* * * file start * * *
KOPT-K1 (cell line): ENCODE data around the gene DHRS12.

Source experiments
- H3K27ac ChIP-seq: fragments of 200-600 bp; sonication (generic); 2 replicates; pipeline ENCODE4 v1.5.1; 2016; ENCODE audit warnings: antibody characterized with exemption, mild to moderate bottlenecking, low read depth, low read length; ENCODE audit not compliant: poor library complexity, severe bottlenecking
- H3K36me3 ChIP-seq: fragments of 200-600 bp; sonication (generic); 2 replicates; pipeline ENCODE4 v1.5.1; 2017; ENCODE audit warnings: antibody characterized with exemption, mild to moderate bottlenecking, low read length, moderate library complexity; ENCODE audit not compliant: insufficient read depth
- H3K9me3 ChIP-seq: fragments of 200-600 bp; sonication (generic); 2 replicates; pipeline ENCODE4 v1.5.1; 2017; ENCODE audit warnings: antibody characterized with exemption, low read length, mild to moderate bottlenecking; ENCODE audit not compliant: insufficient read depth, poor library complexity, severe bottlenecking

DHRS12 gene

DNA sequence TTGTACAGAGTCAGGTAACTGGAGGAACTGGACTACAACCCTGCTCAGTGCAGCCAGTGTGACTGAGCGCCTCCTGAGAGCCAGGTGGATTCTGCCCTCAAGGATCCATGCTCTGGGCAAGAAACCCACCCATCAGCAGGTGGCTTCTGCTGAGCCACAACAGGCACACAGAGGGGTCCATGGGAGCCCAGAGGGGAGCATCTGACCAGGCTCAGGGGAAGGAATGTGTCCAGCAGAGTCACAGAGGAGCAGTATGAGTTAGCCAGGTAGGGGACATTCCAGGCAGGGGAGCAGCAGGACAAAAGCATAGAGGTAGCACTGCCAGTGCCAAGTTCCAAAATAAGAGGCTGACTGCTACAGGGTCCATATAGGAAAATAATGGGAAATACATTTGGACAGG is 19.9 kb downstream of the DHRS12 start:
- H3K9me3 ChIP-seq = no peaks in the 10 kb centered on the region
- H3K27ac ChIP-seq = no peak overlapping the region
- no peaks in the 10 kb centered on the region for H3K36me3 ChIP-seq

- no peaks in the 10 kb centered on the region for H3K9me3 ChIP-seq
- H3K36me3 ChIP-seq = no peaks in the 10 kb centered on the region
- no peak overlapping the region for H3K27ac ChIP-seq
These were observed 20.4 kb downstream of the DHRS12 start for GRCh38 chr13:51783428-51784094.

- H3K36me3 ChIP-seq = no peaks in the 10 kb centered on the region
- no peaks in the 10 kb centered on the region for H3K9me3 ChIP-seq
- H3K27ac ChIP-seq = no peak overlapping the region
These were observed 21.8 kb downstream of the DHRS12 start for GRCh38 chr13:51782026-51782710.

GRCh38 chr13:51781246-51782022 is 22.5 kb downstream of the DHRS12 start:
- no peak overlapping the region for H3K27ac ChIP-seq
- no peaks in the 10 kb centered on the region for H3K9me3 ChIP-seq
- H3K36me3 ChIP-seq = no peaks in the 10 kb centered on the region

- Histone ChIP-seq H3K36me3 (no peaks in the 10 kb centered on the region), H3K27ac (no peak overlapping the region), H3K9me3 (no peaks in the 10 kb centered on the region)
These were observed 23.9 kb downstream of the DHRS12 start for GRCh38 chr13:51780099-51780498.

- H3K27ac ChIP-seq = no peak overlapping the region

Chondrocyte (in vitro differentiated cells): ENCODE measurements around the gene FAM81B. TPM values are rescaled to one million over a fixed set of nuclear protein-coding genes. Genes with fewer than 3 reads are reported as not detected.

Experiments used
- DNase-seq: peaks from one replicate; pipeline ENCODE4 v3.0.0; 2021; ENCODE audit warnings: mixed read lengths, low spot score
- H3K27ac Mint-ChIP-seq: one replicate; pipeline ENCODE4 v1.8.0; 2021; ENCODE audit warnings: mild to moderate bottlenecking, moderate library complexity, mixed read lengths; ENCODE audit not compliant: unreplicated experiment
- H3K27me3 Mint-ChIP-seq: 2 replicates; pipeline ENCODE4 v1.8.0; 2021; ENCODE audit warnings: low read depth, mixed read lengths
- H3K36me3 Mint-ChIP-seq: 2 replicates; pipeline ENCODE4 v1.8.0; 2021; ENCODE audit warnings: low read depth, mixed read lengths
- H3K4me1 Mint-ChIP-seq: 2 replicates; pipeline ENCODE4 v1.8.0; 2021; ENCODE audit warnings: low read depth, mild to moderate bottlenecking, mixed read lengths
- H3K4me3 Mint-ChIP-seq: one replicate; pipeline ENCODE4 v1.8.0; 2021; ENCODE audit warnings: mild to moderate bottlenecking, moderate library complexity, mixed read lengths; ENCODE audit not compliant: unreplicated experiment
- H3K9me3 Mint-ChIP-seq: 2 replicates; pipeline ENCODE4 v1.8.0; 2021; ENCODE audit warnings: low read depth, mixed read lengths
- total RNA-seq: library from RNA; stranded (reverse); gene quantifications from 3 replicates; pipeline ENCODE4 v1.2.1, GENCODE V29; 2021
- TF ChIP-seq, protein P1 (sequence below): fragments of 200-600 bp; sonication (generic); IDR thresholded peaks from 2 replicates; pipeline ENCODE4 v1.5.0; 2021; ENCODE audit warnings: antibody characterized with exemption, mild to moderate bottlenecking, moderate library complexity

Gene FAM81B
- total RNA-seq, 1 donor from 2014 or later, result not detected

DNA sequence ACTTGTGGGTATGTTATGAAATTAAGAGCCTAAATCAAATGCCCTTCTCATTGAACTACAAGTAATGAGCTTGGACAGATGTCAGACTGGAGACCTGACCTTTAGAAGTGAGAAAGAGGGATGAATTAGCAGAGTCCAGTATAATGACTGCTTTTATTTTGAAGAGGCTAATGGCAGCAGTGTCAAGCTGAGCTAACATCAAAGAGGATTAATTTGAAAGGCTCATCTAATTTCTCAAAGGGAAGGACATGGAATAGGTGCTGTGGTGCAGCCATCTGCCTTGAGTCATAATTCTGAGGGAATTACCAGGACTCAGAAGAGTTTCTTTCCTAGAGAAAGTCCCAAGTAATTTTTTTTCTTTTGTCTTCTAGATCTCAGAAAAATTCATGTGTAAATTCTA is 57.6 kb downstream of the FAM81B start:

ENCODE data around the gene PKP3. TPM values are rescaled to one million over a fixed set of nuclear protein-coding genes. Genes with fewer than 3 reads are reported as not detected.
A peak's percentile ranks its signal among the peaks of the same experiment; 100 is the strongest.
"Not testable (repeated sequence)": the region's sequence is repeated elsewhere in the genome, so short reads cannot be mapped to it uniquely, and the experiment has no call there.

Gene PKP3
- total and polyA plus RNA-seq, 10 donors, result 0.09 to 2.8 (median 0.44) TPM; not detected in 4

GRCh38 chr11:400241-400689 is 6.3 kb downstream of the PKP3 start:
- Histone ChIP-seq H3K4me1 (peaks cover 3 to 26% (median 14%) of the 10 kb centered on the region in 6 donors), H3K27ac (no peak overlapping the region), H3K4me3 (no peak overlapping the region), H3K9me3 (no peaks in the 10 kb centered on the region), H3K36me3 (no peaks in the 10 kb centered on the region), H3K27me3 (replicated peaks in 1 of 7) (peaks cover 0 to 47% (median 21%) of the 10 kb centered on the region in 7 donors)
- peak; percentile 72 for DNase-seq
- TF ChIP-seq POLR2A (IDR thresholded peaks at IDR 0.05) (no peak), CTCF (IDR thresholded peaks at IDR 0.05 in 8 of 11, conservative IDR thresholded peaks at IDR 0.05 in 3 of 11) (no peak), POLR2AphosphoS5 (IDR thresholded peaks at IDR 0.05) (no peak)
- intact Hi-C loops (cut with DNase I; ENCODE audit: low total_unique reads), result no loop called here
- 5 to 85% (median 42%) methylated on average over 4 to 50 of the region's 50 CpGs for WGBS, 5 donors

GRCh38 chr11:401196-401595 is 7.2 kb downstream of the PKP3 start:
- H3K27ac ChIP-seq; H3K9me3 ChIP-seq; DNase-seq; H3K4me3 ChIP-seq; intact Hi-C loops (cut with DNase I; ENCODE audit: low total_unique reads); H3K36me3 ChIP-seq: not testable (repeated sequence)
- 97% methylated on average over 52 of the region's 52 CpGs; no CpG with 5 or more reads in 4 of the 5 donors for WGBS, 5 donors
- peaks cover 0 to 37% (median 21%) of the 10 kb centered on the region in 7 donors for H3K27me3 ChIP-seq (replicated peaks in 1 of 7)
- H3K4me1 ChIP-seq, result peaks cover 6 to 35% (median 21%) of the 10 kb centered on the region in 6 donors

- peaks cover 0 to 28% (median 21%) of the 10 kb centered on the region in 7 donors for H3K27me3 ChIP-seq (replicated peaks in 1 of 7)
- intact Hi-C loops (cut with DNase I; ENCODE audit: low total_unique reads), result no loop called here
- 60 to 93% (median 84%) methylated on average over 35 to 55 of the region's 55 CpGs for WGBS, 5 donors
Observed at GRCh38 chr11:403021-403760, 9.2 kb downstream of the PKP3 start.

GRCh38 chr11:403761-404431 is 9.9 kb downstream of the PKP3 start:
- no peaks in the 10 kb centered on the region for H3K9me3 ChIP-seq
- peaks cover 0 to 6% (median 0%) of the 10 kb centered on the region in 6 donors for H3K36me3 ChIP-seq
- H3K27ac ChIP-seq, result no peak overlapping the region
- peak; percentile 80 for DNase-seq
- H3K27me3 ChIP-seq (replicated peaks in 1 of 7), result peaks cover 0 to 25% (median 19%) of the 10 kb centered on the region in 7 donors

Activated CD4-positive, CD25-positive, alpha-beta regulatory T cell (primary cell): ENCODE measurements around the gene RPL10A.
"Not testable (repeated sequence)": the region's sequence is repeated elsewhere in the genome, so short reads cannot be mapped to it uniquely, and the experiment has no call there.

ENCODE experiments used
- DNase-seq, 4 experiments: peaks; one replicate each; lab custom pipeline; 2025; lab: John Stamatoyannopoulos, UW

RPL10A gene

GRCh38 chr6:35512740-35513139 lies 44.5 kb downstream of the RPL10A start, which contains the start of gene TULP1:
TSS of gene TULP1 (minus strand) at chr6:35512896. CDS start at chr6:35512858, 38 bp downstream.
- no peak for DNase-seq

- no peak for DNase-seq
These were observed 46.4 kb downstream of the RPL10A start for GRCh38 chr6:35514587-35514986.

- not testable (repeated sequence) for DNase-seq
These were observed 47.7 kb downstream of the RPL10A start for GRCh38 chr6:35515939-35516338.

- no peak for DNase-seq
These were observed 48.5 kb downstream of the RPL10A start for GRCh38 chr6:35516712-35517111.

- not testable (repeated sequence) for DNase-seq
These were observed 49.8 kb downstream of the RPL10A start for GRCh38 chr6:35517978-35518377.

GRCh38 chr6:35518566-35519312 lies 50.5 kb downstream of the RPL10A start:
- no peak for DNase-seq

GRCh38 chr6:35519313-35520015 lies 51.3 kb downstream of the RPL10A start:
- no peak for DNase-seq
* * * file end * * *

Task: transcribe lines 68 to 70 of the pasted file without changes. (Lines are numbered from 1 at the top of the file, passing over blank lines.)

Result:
ENCODE experiments used
- DNase-seq, 4 experiments: peaks; one replicate each; lab custom pipeline; 2025; lab: John Stamatoyannopoulos, UW

RPL10A gene